Breaking news: Anti-Tory opera to open in Cheltenham

I’ve just had a press release announcing that Mark-Anthony Turnage’s anti-Thatcher opera, Greek, is to have its first revival for ten years in the English heartland festival at Cheltenham.

I wonder what they’ll make of it in the shires.
Also on the cards is the concerto debut of wild-lad pianist, James Rhodes, and a kooky little sub-theme on the connections between maths and music from Pythagoras to Steve Reich.
Press release follows:

Cheltenham Music Festival, one of the UK’s most established and well-loved music festivals, announces its programme for 2011. The programme features top-notch performers, mainstage classics and cutting-edge contemporary music – all in a variety of stunning locations in and around this beautiful Cotswolds town.


Highlights of this year’s festival include:


  • Evelyn Glennie gives the world premiere of a new percussion concerto by Joseph Phibbs that celebrates cocktails from around the world – a cocktail shaker will inevitably be part of the proceedings!
  • From Pythagoras to the avant-garde, the Festival delves into the connections between music and maths, building on the success of the Science Festival tie-up, Sound Mind, in 2010.
  • A special percussion weekend features not just Evelyn Glennie, but Graham Fitkin’s new band Fitkin and Steve Reich’s minimalist masterpiece from 1971, Drumming, played by the Colin Currie Ensemble.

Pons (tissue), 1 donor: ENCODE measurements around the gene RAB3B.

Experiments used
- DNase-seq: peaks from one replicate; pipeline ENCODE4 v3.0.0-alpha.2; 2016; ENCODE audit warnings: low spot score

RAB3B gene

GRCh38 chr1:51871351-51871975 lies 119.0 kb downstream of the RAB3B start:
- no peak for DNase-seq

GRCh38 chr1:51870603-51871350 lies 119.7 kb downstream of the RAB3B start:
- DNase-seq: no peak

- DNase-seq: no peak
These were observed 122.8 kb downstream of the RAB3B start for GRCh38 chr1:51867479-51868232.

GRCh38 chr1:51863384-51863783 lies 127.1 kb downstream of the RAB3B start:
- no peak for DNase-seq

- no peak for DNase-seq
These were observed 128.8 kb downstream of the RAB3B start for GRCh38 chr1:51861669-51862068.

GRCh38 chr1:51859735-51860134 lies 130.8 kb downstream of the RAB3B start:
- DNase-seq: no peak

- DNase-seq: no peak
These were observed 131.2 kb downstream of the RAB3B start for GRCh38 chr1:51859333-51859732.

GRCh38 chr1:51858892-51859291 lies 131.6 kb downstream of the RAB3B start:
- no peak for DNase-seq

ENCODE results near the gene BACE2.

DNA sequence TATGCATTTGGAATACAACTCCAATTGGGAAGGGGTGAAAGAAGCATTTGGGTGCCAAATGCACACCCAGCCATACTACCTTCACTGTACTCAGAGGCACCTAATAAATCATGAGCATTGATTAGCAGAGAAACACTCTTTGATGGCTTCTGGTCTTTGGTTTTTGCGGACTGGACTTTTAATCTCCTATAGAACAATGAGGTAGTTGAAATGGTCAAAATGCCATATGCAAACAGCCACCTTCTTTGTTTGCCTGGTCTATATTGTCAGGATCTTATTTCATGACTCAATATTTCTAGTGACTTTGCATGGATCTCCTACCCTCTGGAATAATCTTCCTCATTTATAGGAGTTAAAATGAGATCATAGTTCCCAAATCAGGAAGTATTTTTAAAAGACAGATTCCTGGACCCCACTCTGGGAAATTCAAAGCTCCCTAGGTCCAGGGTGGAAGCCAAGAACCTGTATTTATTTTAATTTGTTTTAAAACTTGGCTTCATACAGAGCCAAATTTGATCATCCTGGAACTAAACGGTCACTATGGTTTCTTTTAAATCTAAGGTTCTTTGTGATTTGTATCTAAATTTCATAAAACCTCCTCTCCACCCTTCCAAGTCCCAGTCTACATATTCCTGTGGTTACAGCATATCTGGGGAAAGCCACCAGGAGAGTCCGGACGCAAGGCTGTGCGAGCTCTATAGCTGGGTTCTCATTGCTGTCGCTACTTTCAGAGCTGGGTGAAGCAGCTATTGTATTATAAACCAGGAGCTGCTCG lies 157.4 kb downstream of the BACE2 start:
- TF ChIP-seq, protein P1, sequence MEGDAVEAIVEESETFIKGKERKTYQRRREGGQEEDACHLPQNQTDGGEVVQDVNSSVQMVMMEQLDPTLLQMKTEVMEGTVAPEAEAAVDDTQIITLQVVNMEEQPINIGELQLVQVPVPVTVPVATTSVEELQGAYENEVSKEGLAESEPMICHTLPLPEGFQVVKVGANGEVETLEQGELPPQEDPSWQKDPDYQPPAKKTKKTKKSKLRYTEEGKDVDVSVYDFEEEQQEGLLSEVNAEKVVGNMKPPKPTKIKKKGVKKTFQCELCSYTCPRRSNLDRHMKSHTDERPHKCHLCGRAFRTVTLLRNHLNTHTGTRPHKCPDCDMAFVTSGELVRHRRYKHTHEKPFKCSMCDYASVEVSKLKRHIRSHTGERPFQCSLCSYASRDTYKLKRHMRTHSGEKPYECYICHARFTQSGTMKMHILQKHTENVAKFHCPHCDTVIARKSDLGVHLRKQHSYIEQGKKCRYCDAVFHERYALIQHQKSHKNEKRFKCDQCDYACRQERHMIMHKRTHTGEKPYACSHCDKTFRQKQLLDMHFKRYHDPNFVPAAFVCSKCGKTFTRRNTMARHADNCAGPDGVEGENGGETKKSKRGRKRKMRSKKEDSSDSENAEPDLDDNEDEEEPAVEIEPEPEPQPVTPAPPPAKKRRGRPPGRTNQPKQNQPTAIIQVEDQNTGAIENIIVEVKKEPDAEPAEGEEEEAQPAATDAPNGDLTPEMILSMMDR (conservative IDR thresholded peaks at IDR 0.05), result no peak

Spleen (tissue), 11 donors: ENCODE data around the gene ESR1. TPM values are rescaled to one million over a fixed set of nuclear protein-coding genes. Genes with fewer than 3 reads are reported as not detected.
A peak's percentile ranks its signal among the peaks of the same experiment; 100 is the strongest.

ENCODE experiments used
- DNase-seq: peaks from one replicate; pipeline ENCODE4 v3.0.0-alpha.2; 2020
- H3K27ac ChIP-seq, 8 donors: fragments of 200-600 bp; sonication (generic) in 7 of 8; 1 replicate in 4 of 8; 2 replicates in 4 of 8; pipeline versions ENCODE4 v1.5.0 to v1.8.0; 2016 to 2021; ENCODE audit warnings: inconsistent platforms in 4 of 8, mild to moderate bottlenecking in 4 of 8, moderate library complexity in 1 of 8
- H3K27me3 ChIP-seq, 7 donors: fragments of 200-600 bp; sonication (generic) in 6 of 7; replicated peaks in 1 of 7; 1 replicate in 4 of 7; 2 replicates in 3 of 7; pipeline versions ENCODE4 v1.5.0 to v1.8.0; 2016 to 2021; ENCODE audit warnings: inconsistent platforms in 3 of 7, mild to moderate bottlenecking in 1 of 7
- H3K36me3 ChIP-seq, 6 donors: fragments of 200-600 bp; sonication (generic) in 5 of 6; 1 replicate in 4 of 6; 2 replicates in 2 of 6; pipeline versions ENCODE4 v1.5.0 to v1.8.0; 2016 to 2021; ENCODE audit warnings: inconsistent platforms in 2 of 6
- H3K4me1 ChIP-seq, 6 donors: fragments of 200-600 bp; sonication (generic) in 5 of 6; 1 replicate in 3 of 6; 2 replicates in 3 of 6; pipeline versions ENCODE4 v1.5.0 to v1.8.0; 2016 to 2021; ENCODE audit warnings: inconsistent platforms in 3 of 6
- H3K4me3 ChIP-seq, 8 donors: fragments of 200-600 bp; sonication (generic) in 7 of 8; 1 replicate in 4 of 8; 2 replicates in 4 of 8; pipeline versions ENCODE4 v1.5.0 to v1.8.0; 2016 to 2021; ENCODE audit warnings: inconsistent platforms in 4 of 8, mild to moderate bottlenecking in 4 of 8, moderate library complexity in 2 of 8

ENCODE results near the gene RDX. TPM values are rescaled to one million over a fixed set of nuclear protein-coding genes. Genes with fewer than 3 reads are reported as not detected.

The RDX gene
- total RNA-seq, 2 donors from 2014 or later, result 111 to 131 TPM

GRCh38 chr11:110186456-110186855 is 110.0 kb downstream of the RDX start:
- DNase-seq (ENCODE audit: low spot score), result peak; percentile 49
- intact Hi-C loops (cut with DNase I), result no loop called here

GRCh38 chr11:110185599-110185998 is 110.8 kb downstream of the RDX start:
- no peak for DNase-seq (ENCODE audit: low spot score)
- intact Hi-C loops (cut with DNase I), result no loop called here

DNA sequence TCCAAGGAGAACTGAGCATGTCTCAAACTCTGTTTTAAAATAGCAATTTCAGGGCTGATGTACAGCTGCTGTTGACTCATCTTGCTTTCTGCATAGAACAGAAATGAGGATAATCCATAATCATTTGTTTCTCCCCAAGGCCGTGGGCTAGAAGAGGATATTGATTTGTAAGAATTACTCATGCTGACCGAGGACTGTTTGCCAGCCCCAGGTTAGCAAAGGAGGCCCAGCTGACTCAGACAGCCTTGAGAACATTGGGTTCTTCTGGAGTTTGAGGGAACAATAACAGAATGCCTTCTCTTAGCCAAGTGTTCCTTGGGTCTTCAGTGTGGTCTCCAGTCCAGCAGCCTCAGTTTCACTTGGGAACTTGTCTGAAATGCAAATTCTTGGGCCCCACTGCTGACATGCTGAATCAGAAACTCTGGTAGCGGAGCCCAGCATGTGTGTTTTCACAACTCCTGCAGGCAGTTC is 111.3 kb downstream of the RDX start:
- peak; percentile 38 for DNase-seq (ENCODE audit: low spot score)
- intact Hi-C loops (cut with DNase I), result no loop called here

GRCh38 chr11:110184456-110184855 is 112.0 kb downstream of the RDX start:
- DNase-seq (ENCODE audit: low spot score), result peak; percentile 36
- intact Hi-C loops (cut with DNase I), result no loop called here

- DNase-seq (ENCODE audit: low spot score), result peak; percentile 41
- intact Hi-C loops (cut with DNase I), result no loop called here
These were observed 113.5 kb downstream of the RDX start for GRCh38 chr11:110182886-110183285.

• Other premieres include a new saxophone quartet by Gavin HigginsMartin Butler’s Nonet, Edward Rushton‘s new twist on the popular mythical story of Pandora, and a piano quartet by RPS Composition Prizewinner Charlotte Bray
  • Performance of Mark-Anthony Turnage‘s controversial debut opera Greek by Music Theatre Wales. A startling yuppy era retelling of the Oedipus story, in its first production in the UK for ten years.
  • A taste of renaissance Spain in Gloucester Cathedral with award-winning Stile Antico. Music by Victoria, Morales, Guerrero and Palestrina will mark the 400th anniversary of thedeath of composer Tomás Luis de Victoria.
  • Performances by exciting young artists including pianist James Rhodes in his concerto debut, a Dvo?ák chamber music double-bill featuring cellist Natalie Clein, and a performance from one of classical music’s hottest new properties, guitarist Milos Karadaglic.
  • Wagner, Brahms and Strauss’ Four Last Songs from the London Philharmonic Orchestra, Vladimir Jurowski and Amanda Roocroft, and an all-Russian programme from theBournemouth Symphony Orchestra, Kirill Karabits and pianist Boris Giltburg.


The full programme will be announced in the spring.  More information can be found at



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